Minister for Health Leo Varadkar has said he wants to be an "equal citizen in my own country" and intends speaking further about his sexuality as the referendum campaign on same-sex marriage intensifies.
Mr Varadkar yesterday publicly came out as a gay man and said the referendum, due to be held in May, was one of the reasons he felt the need to speak about his sexuality now.
Sources close to him suggested that the interview, although a personal rather than political matter, could be seen as the unofficial start to the referendum campaign and would provide a boost to Yes campaigners.
While polls have shown the Yes side with an overwhelming lead – one last week showing 80 per cent in favour – ministers have privately warned that the outcome will be closer and predict a tough campaign.
Fine Gael TDs and others in the party praised Mr Varadkar's interview with Miriam O'Callaghan on RTÉ Radio, saying it showed courage and would make little or no difference to his standing at parliamentary party and grassroots level.
“Leo will be judged on whether he can sort out the health service, not on his sexuality,” said one deputy.
“He did it on his own terms,” remarked another. “There are some conservatives in Fine Gael still, but the pluses outweigh the minuses.”
The Minister himself said Taoiseach Enda Kenny had been “sound” when informed about it.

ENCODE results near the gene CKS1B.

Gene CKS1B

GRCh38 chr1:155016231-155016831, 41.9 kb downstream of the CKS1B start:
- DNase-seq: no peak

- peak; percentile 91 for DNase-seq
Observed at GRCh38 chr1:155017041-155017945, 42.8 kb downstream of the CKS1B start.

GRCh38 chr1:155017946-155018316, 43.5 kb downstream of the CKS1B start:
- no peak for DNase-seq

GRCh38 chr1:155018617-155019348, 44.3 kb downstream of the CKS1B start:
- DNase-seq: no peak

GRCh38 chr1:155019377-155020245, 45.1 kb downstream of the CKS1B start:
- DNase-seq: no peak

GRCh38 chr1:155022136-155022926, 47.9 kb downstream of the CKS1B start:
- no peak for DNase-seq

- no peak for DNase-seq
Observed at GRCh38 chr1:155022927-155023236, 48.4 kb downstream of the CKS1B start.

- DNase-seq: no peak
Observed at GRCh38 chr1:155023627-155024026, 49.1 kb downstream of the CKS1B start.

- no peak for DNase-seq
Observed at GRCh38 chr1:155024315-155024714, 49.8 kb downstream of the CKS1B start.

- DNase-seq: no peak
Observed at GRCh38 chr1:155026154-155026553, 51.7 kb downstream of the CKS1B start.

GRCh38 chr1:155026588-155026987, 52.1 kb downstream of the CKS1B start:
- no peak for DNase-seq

The interview was also welcomed across the political spectrum and by organisations such as the Gay and Lesbian Equality Network.
Mr Varadkar said he felt comfortable talking about his sexuality now, which wasn’t always the case. However, he also said there were “policy reasons” for the timing of his interview.
“I am now the Minister for Health and there are decisions coming up that are not entirely my own but I will be involved in them. We have legislation coming forward this year about surrogacy and also a decision has to be made on whether we lift or relax the ban on gay and bisexual men donating blood.
“I want people to know that whenever decisions are made on any issue, I will make them according to what I believe is in the public interest and my own conscience. I won’t be allowing my own background or my own sexual orientation to dictate the decisions I make.”
He also said he did not want people to think he had a “hidden agenda” and cited the same sex marriage referendum.
“I don’t want to dwell too much on the referendum but it is coming up in May and I was thinking about the arguments I would make, that’s what politicians do, you rehearse your arguments, you write them down, you run them by a few people.
“All the arguments that I was going to make were kind of detached, I was going to say it is important for the LGBT community that gay couples should have their relationships recognised and that wouldn’t be entirely honest. What I wanted to say is that I would like the referendum to be passed because I would like to be an equal citizen in my own country, the country in which I happen to be a member of Government, and at the moment I’m not.
“I’m not going to be leading the campaign or anything, that’s for other people to do but any time I’m asked, I want to be able to answer the question honestly.”